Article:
Recycling of high-purity simonkolleite from electroplating wastewater via a coupled PAC coagulation and hydrothermal separation route

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College of Forest Resources and Environmental Science


Polyaluminium chloride (PAC) is a common flocculant that precipitates heavy metals from electroplating wastewater but is involved in the mass production of hazardous sludge. The conventional method of recovering heavy metals from sludge is tedious and heavily consumes extractant. Herein, we developed a facile strategy to effectively recycle heavy metals from electroplating wastewater effluent. The strategy included five steps. Firstly, wastewater with 87.4 mg/L Zn was collected from the effluent of an electroplating workplace and subjected to PAC coagulation to produce a brownish sludge. Secondly, the sludge was leached by 2.4 M nitric acid and 2.2 M hydrochloric acid to produce an acid solution with 18.4 g/L Ca, 2.7 g/L Al and 6.3 g/L Zn, where Ca and Al were the major impurities from the commercial PAC product. Thirdly, more than 97% Ca was precipitated as gypsum prior to the separation of Al and Zn by adding 0.6 M Na2SO4 with Al/Zn loss < 3%. Fourthly, 99.5% Al was hydrothermally crystallised as a mixture of hydrobasaluminite and boehmite with Zn loss < 0.8% through the addition of L-ascorbic acid. However, Al removal efficiency reached only 41.2% without ascorbic acid. Fifthly, 99% Zn was recycled as simonkolleite with a composition of 60.3% ZnO, 0.1% Al and 0.5% Ca after the remaining solution was adjusted to pH 7.3. The developed route effectively enriched Zn from electroplating wastewater and recovered Zn as simonkolleite with gypsum and hydrobasaluminite as the by-products. Accordingly, the route reactivated the PAC coagulation process in the treatment of electroplating wastewater.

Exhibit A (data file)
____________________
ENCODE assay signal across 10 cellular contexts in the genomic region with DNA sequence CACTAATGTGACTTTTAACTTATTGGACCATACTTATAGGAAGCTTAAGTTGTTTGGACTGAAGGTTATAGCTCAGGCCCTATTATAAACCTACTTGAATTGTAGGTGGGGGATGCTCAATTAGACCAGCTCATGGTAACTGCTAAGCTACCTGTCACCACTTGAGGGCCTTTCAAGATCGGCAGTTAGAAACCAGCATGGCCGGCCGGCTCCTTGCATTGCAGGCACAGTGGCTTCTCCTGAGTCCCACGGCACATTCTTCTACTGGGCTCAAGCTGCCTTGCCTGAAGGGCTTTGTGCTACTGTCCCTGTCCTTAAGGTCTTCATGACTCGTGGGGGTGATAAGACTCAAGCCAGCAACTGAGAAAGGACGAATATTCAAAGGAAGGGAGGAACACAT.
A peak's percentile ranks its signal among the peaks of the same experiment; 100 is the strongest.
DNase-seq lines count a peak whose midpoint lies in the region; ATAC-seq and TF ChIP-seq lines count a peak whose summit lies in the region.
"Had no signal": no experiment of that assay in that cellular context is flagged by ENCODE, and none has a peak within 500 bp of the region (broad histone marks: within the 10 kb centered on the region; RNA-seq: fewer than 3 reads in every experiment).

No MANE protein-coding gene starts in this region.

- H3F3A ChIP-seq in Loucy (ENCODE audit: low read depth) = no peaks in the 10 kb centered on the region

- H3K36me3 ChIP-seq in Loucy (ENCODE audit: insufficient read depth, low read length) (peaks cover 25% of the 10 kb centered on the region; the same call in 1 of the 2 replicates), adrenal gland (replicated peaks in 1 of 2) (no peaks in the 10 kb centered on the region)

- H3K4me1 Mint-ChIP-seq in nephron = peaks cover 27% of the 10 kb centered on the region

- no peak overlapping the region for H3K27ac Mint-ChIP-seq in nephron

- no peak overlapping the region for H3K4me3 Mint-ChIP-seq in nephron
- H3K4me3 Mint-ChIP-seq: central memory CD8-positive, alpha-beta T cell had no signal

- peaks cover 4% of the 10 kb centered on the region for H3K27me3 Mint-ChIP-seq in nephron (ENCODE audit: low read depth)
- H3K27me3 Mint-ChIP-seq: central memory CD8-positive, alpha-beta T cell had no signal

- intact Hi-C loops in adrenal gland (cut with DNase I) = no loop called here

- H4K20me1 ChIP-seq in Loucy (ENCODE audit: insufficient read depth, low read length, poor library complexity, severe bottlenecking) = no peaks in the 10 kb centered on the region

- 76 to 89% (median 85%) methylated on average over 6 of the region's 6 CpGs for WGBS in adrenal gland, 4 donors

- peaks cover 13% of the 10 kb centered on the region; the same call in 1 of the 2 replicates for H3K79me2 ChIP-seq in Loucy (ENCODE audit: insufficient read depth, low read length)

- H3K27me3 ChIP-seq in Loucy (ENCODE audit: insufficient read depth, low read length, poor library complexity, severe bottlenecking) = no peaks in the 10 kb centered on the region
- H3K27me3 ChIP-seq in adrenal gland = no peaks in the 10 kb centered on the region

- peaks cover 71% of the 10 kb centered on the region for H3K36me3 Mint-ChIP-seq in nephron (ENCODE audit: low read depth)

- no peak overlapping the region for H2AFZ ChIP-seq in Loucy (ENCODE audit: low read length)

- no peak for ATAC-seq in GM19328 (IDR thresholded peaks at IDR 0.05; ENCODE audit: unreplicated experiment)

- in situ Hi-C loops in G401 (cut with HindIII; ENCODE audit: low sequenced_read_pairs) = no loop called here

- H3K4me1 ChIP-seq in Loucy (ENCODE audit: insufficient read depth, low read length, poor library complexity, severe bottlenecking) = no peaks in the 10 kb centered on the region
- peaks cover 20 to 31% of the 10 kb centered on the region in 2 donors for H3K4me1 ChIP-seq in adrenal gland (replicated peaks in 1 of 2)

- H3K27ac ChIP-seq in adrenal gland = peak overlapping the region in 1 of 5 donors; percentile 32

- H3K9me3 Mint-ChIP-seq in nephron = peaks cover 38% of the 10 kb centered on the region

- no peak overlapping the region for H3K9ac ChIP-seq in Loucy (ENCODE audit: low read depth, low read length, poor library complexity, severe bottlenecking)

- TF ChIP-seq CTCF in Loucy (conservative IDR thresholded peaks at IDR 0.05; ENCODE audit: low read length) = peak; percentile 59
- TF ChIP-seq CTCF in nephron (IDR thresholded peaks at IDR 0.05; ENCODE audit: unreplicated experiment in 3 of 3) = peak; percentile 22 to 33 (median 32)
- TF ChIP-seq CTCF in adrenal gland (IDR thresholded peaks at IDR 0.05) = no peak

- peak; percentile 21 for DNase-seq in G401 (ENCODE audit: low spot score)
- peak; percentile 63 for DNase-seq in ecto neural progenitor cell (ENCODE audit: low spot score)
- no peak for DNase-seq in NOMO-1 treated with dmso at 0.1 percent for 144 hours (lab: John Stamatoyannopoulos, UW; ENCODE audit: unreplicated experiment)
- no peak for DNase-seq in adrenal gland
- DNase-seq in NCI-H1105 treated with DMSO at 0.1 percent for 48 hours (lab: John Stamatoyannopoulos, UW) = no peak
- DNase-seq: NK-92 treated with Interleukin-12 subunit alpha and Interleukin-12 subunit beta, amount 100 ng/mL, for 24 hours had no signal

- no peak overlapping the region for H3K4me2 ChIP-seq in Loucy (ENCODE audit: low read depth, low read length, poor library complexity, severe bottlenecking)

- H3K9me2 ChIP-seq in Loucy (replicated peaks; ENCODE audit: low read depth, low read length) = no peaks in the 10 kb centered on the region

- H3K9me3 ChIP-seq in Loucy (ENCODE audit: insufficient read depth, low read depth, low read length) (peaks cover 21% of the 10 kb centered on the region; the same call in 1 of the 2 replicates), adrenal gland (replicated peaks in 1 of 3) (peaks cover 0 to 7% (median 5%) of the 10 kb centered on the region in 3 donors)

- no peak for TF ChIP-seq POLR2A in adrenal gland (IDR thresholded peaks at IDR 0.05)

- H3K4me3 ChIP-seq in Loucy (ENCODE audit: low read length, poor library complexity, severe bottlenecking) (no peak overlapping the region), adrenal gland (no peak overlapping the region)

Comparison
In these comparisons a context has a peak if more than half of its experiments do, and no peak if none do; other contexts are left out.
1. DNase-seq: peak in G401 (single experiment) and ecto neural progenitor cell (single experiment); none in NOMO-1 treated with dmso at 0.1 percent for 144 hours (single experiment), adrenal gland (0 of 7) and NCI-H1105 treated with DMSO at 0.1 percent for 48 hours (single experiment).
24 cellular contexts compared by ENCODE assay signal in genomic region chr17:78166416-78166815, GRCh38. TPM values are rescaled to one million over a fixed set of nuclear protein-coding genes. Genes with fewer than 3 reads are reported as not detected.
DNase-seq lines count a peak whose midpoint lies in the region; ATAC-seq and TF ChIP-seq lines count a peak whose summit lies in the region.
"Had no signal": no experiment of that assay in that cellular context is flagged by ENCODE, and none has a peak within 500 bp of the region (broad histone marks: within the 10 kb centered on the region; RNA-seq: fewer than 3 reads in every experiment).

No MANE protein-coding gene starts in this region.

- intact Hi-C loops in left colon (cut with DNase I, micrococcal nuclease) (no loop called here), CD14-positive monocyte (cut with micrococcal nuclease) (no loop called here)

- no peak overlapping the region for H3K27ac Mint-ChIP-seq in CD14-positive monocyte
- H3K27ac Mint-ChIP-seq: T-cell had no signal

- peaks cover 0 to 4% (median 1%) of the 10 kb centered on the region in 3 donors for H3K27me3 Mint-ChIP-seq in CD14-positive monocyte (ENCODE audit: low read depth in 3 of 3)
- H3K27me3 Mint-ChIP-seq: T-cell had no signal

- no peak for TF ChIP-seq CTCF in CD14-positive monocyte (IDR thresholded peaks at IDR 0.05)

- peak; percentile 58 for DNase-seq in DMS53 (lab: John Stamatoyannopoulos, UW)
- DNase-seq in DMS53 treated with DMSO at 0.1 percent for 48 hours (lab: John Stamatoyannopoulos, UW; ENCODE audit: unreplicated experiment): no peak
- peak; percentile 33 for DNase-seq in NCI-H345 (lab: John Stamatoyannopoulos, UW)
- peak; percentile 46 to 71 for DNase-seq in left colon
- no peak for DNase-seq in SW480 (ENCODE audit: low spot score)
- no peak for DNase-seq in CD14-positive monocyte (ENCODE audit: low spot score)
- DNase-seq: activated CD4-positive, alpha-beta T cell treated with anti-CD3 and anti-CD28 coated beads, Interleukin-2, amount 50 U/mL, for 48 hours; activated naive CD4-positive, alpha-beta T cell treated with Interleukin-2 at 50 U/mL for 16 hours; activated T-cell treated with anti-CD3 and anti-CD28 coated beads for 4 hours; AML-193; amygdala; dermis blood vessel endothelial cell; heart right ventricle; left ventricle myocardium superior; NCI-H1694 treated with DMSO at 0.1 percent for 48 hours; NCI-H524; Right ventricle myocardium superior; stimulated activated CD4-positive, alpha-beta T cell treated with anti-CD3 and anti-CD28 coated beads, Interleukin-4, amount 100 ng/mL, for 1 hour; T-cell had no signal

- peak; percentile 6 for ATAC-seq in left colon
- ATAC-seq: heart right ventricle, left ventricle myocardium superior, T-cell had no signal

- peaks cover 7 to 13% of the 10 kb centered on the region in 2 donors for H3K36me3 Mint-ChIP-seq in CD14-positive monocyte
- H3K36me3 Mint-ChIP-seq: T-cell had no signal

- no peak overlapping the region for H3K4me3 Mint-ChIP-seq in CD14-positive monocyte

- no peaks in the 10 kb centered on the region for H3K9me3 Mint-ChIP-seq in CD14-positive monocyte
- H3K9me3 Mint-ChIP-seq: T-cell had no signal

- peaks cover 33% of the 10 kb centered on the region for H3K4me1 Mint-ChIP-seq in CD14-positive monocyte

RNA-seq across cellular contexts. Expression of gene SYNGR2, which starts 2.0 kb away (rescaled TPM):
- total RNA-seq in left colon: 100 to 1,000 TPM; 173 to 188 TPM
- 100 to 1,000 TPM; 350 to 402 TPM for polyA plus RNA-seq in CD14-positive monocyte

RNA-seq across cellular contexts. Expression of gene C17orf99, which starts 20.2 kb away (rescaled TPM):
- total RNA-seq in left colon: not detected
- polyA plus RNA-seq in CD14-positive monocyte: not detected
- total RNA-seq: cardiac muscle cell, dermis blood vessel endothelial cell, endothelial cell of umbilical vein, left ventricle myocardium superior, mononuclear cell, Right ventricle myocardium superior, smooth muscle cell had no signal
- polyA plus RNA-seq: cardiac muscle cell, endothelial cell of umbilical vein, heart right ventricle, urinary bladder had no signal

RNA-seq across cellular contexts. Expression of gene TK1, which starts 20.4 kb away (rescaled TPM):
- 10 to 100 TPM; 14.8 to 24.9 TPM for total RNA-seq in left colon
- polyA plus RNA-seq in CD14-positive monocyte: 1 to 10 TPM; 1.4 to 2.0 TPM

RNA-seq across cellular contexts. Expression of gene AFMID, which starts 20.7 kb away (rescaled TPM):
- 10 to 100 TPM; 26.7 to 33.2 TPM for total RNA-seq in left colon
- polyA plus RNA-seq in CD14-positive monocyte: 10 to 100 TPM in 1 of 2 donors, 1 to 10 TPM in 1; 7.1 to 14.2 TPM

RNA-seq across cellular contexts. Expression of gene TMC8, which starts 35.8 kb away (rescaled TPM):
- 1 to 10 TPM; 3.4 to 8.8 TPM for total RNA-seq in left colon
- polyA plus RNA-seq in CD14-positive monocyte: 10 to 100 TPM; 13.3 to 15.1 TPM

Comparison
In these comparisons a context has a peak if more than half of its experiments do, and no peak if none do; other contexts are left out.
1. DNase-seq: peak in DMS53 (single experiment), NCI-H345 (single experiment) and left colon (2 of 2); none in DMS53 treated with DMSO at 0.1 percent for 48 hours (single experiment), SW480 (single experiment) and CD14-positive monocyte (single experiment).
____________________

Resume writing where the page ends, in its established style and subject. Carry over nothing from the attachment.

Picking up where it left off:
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Journal of Water Process Engineering